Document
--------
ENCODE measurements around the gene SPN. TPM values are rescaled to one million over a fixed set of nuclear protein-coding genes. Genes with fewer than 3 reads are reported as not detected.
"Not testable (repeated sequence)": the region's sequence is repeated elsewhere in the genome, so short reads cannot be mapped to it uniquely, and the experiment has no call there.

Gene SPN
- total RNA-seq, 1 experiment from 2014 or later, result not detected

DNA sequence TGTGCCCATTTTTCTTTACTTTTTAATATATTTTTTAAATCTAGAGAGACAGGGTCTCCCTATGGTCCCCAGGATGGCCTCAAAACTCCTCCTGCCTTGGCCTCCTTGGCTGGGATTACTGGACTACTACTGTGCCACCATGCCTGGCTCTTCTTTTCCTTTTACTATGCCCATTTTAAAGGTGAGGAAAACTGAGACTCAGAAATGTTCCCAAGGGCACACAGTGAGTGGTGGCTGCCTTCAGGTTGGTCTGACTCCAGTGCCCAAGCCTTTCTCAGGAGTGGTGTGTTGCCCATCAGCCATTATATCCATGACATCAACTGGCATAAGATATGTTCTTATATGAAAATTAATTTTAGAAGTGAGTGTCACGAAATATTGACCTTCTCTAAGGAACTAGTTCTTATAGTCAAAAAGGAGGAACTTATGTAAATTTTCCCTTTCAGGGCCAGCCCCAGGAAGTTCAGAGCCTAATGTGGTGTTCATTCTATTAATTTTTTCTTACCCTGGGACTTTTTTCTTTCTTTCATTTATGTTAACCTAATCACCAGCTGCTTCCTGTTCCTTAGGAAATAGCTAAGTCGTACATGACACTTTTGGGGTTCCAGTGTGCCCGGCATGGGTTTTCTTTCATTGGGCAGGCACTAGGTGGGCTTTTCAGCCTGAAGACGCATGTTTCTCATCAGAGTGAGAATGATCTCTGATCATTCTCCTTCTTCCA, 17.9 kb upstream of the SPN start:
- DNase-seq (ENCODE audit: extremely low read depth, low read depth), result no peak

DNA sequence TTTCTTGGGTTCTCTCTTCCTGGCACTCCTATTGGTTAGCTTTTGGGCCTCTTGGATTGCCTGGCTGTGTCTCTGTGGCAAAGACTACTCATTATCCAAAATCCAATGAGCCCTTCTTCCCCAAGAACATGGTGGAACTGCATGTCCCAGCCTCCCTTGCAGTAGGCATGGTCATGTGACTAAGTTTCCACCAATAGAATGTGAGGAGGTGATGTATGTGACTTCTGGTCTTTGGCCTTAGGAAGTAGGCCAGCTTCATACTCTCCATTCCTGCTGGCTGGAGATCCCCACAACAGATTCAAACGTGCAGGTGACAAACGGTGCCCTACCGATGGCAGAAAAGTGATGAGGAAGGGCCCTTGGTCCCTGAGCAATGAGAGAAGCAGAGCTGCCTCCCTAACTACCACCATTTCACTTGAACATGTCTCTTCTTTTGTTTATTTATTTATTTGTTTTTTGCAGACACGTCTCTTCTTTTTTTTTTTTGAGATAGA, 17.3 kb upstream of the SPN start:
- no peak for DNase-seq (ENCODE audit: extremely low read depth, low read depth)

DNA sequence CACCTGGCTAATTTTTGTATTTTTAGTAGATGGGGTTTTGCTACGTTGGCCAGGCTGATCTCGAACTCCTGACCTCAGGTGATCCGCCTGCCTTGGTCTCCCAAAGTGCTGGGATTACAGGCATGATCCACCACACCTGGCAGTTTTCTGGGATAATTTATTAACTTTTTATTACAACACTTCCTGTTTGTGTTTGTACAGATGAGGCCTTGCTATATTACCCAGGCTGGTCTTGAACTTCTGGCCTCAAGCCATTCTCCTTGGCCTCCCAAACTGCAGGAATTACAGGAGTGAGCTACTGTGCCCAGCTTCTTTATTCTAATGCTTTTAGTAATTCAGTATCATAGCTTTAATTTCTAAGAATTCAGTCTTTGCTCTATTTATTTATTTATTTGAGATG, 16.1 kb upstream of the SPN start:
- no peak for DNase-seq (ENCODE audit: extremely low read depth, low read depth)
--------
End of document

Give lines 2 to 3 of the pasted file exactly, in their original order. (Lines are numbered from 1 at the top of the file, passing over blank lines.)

"Not testable (repeated sequence)": the region's sequence is repeated elsewhere in the genome, so short reads cannot be mapped to it uniquely, and the experiment has no call there.

Gene SPN